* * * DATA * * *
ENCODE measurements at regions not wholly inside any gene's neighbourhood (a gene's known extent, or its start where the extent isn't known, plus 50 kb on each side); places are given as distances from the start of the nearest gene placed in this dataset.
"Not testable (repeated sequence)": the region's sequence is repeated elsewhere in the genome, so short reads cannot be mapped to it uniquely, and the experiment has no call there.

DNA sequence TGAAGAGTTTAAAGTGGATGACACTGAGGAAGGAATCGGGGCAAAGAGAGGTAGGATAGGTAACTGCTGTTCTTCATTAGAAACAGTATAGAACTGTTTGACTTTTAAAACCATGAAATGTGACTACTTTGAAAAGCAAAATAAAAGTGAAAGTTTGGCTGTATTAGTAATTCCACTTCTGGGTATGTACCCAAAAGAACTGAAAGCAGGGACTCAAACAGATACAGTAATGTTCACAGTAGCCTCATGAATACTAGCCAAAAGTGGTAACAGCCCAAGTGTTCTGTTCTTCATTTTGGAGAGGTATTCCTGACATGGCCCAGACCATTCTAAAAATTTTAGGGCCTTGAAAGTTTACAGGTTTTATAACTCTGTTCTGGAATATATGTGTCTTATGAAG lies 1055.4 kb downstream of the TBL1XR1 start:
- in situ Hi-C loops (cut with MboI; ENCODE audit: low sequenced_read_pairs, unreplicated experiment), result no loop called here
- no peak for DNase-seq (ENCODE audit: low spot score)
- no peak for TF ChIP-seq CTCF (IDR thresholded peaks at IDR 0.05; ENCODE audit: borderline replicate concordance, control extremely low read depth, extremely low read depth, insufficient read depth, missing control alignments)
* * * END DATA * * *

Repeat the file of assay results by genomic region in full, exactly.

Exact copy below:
ENCODE measurements at regions not wholly inside any gene's neighbourhood (a gene's known extent, or its start where the extent isn't known, plus 50 kb on each side); places are given as distances from the start of the nearest gene placed in this dataset.
"Not testable (repeated sequence)": the region's sequence is repeated elsewhere in the genome, so short reads cannot be mapped to it uniquely, and the experiment has no call there.

DNA sequence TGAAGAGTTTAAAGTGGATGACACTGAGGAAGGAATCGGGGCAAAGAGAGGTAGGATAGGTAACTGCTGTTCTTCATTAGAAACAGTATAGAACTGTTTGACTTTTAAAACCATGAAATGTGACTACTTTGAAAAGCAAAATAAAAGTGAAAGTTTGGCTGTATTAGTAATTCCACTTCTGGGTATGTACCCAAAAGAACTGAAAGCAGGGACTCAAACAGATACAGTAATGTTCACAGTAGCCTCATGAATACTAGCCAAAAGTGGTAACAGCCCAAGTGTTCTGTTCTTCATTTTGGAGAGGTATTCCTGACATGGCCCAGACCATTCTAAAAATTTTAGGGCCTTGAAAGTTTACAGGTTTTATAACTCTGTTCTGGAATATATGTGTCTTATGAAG lies 1055.4 kb downstream of the TBL1XR1 start:
- in situ Hi-C loops (cut with MboI; ENCODE audit: low sequenced_read_pairs, unreplicated experiment), result no loop called here
- no peak for DNase-seq (ENCODE audit: low spot score)
- no peak for TF ChIP-seq CTCF (IDR thresholded peaks at IDR 0.05; ENCODE audit: borderline replicate concordance, control extremely low read depth, extremely low read depth, insufficient read depth, missing control alignments)